• Jari A Laukkanen, Timo A Lakka, Babatope A Ogunjesa, Sudhir Kurl, Setor K Kunutsor, Cross-country skiing and the risk of acute myocardial infarction: A prospective cohort study, European Journal of Preventive Cardiology, Volume 27, Issue 10, 1 July 2020, Pages 1108–1111, https://doi.org/10.1177/2047487319869696
  • Kunutsor, Setor K.a,b; Mäkikallio, Timo H.c; Kauhanen, Jussid; Voutilainen, Arid; Jae, Sae Y.e,f; Kurl, Sudhird; Laukkanen, Jari A.d,g,h. Leisure-time cross-country skiing is associated with lower incidence of hypertension: a prospective cohort study. Journal of Hypertension 37(8):p 1624-1632, August 2019. | DOI: 10.1097/HJH.0000000000002110
  • Lackey, N. Q., Tysor, D. A., McNay, G. D., Joyner, L., Baker, K. H., & Hodge, C. (2021). Mental health benefits of nature-based recreation: a systematic review. Annals of Leisure Research24(3), 379-393.
  • Laukkanen JA, Laukkanen T, Kunutsor SK. Cross-country skiing is associated with lower all-cause mortality: A population-based follow-up study. Scand J Med Sci Sports. 2018; 28: 1064–1072. https://doi.org/10.1111/sms.12980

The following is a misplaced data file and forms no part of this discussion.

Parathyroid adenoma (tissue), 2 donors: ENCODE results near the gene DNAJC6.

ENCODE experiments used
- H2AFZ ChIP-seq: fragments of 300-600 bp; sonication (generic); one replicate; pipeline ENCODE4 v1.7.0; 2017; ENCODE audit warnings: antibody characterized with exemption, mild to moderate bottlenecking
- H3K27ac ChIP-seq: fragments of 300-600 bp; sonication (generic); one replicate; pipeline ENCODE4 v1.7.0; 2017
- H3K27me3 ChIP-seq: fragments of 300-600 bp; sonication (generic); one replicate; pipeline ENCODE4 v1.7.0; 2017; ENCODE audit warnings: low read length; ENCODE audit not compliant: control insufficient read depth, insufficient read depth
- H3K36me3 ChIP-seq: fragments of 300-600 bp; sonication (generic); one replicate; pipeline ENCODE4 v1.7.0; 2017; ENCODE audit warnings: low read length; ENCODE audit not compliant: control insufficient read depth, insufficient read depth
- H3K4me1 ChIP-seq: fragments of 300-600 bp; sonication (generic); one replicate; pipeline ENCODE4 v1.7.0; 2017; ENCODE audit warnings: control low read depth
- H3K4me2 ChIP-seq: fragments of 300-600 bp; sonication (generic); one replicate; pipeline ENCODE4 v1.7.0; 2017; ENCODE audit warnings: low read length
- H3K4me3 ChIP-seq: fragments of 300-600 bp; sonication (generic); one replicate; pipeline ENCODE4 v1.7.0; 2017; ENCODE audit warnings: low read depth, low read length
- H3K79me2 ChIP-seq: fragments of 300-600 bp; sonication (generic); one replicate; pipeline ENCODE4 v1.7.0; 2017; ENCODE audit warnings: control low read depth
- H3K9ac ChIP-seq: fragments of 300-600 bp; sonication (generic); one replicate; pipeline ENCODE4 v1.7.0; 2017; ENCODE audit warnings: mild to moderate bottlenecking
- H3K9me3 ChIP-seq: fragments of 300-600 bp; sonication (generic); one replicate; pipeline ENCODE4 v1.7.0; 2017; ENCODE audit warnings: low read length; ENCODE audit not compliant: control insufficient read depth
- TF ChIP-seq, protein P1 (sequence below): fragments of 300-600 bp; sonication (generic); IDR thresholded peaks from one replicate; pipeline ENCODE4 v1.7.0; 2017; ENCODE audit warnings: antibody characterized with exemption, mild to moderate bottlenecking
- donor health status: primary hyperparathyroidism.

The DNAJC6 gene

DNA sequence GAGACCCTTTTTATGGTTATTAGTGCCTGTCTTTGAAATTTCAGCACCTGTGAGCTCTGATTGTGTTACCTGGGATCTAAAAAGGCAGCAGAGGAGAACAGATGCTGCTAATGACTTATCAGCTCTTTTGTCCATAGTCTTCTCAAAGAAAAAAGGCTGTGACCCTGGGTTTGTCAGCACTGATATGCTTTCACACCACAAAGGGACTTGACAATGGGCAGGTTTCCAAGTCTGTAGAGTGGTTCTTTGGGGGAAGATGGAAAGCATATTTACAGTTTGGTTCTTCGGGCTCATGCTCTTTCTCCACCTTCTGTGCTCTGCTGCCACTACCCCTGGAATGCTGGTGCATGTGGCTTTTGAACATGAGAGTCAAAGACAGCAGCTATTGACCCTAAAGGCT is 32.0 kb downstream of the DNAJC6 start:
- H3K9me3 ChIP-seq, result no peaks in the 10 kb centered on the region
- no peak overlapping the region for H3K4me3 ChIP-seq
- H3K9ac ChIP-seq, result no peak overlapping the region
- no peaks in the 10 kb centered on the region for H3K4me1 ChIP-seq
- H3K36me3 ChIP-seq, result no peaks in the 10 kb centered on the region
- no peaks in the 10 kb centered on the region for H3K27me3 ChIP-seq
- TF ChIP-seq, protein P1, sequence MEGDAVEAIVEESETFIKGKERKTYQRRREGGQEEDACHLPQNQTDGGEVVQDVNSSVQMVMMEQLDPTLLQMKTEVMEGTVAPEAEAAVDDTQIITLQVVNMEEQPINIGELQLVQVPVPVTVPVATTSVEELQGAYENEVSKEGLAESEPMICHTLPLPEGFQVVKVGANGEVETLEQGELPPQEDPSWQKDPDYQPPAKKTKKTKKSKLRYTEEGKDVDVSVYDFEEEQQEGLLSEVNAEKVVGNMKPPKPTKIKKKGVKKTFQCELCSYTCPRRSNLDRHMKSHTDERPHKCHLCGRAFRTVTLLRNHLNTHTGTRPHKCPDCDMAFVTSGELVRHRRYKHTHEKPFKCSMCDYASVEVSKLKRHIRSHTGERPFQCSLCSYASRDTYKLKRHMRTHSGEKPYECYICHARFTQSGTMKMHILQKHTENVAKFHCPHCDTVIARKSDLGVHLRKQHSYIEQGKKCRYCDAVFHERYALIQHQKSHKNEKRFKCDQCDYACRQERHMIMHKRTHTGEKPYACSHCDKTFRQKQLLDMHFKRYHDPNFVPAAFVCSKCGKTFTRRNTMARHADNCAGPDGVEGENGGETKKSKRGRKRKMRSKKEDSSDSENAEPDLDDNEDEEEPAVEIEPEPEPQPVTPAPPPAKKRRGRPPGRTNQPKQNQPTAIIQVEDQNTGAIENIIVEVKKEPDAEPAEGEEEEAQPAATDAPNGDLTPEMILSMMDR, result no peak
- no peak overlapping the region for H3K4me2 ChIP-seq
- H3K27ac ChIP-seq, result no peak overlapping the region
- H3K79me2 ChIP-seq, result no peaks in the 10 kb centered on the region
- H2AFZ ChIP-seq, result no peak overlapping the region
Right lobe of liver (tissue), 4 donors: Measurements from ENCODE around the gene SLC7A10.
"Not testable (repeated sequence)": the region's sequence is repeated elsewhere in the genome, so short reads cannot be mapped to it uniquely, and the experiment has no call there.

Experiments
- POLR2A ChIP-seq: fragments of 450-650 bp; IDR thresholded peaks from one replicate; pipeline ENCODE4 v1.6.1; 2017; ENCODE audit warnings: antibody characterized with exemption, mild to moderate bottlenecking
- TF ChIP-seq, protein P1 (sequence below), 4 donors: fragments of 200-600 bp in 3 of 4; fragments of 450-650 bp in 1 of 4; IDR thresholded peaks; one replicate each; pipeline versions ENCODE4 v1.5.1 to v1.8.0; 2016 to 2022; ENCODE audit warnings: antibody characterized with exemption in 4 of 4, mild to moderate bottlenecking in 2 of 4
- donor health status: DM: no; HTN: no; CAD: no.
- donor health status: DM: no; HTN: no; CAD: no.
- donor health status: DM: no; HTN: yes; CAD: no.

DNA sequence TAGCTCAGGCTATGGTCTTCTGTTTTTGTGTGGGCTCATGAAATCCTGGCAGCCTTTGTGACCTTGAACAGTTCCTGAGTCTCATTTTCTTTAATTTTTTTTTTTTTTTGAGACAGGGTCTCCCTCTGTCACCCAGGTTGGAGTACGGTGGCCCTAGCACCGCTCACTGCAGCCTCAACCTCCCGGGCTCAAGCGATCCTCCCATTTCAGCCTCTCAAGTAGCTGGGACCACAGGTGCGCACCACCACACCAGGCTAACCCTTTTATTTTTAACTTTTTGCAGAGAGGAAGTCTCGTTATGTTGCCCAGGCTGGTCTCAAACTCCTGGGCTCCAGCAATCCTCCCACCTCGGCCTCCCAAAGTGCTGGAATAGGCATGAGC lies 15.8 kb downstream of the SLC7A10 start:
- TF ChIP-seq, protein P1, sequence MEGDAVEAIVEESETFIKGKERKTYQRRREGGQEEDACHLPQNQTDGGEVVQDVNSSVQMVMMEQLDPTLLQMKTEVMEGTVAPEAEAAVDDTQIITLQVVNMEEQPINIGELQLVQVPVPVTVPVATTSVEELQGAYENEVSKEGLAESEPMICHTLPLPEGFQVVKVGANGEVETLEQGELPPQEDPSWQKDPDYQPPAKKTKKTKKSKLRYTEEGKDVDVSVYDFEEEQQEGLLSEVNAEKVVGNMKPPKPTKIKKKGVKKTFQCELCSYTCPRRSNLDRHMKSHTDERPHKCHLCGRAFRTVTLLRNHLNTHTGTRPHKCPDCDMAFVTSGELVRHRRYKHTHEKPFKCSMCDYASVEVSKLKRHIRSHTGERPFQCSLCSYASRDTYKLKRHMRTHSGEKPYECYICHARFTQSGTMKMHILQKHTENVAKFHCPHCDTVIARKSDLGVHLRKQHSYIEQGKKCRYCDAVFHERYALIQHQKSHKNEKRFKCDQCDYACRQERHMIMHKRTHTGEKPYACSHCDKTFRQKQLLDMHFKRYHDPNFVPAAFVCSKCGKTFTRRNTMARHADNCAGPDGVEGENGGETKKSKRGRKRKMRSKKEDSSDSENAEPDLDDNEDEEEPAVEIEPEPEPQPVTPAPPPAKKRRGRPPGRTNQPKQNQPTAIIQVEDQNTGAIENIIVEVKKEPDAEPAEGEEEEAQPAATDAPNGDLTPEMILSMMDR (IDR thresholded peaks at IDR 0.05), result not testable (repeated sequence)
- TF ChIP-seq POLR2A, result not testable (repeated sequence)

• Lee, H. W., Yoo, J., Cha, J. Y., Ji, C. H., Eun, D., Jang, J. H., ... & Jee, Y. S. (2019). Effects of winter skiing on stress, heart rate, apprehension, and enjoyment in collegiate students: a single randomized controlled trial. Journal of exercise rehabilitation15(2), 235.
  • Mirehie, M., & Gibson, H. J. (2020). Women’s participation in snow-sports and sense of well-being: a positive psychology approach. Journal of Leisure Research51(4), 397-415.
  • Stöggl T, Schwarzl C, Müller EE, Nagasaki M, Stöggl J, Scheiber P, Schönfelder M, Niebauer J. A Comparison between Alpine Skiing, Cross-Country Skiing and Indoor Cycling on Cardiorespiratory and Metabolic Response. J Sports Sci Med. 2016 Feb 23;15(1):184-95. PMID: 26957942; PMCID: PMC4763839.